Chemical factors in development of liver cancer in Tajikistan
The role of chemical factors in development of liver cancer in Tajikistan: clinics, pathogenesis and prevention
Tech Area / Field
- ENV-EHS/Environmental Health and Safety/Environment
- MED-DIS/Disease Surveillance/Medicine
3 Approved without Funding
Institute of Gastroenterology, Academy of Sciences, Republic of Tajikistan, Tajikistan, Dushanbe
- University of Trieste, Italy, Universiti of Trieste\nUniversitats Klinikum, Germany, Freiburg\nInstituto Nazionale di Ricovero e Cura a Carattere o, Italy, Bari\nImperial College London / Division of Medicine, UK, London
Project summaryLiver cancer, which is the sixth most common cancer worldwide, is characterised by a high mortality rate and ranks third in overall global cancer mortality [1, 2]. In most countries hepatocellular carcinoma (HCC) is the predominant type of primary liver malignancies, accounting for 80-85% of all cases . Primary liver cancer, its prevalence is directly dependent on the geographic area. In Central Africa and South-East Asia, primary liver cancer has the highest prevalence (> 20 cases per 100’000 population), in Greece and Italy 10-20 and in the United States 5-10 cases per 100’000 population.
Tajikistan population primarily consumes cereal-based foods, such as rice, corn, nuts, peanuts, and spices in their daily diet. Mycotoxigenic fungi are known to contaminate stored food products and to produce mycotoxins that pose a threat to human and animal health. Therefore, identifying toxigenic fungi and aflatoxin B1 (AFB1) in foods used for human consumption is of prime importance to develop and implement appropriate management strategies in order to minimize the risk. Our preliminary data showed that in about 70% of corn AFB1 is detected at an average level of 16.5 ug/kg and at the highest level of 435 ug/kg. Overall, 15% of corn samples exceeded the internationally defined upper limit of tolerance. In peanuts, AFB1 was detected in 22% of products, the average level being 60.4 ug/kg and the highest level found being 228.4 ug/kg.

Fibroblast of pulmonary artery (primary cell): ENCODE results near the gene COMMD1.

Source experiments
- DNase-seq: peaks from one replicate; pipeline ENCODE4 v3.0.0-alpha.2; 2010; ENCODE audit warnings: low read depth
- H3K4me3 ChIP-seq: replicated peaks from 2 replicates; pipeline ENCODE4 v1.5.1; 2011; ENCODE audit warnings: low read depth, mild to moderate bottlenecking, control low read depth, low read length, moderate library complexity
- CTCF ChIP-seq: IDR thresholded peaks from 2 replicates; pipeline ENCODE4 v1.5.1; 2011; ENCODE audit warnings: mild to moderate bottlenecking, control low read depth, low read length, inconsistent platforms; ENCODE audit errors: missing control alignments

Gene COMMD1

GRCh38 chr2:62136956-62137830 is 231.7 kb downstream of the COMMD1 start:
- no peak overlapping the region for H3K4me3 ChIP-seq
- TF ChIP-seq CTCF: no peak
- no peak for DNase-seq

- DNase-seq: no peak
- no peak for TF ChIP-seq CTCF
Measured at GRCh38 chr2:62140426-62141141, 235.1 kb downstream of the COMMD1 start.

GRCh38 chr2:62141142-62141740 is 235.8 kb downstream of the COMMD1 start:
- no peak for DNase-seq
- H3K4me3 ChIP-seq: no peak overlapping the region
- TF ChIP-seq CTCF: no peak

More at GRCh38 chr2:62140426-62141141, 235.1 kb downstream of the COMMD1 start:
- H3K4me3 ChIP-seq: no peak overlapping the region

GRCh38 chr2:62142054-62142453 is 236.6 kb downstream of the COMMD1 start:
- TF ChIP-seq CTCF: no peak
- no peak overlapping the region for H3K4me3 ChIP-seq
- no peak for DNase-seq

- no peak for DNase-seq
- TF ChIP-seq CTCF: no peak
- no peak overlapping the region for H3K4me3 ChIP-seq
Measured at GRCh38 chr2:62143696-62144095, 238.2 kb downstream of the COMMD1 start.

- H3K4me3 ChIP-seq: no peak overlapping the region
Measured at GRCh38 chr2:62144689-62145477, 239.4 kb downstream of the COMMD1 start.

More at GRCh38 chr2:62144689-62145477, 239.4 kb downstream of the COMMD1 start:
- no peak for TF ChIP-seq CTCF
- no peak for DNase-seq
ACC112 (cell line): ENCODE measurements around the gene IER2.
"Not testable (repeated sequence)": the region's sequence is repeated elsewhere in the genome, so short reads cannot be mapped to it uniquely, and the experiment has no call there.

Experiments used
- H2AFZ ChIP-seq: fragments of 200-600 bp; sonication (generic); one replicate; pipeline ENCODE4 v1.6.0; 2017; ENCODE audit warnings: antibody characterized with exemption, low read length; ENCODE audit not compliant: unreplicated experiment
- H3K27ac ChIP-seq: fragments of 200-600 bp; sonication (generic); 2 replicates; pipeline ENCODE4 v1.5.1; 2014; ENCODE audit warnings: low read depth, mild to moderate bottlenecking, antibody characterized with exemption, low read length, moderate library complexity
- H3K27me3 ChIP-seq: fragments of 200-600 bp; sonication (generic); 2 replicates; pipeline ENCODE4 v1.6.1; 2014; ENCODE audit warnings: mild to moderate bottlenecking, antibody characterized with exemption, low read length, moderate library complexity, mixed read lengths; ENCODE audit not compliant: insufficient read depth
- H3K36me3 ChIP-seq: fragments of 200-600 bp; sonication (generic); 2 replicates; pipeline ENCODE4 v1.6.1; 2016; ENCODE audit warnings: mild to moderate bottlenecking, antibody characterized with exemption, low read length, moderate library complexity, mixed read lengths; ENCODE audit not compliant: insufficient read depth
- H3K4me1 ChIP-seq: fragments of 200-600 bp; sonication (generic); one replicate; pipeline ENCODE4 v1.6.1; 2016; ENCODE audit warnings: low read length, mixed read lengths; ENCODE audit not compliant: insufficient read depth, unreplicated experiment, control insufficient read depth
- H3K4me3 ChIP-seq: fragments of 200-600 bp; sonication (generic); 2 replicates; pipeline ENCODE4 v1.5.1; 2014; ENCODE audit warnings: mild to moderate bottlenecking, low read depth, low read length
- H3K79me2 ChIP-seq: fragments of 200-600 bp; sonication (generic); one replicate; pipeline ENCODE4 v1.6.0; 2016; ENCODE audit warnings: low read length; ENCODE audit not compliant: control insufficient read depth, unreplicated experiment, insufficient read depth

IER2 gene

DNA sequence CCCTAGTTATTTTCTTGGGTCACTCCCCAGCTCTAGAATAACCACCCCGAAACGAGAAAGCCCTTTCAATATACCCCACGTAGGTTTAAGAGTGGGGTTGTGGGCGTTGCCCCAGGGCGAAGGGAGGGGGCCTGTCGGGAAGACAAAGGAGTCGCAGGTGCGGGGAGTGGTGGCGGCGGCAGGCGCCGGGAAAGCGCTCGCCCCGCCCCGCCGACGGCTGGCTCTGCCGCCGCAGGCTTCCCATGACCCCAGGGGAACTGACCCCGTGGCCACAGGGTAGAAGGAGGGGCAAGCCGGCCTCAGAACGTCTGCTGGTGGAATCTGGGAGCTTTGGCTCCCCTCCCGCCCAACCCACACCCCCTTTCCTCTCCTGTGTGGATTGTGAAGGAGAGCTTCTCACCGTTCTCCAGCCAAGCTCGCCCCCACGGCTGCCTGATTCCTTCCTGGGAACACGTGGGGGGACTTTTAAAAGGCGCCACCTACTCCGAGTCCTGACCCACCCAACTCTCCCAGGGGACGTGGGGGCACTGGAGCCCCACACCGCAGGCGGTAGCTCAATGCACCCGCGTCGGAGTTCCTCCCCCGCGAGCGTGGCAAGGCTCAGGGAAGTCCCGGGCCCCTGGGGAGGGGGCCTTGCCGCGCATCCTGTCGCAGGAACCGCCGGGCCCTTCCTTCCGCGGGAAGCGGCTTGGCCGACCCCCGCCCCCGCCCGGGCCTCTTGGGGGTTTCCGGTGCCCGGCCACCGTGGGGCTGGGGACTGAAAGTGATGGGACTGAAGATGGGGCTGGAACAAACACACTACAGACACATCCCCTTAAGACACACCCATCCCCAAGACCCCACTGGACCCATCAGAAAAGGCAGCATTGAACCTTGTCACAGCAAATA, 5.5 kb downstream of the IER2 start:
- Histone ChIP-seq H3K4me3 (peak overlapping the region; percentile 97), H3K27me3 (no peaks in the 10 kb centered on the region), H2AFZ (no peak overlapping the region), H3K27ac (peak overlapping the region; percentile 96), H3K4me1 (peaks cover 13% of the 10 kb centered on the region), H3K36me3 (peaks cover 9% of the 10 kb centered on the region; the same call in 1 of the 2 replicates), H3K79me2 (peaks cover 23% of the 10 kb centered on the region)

Other hepatotoxic carcinogens are synthetic chlorinated hydrocarbons and organochlorine pesticides (including DDT), which cause liver cancer in experimental animals. DDT and its derivatives are characterized by their ability to accumulate and their resistance to environmental conditions, resulting in pollution of water, soil and food by trace amounts of DDT and its metabolites.
Project goal. Explore the epidemiological, clinical, immunological, morphological features and analysis of urine metabolites in patients with HCC of unclear nature, as well as to analyse the role of chemicals (DDT, AFB1) in the etiology of primary liver cancer in Tajikistan.
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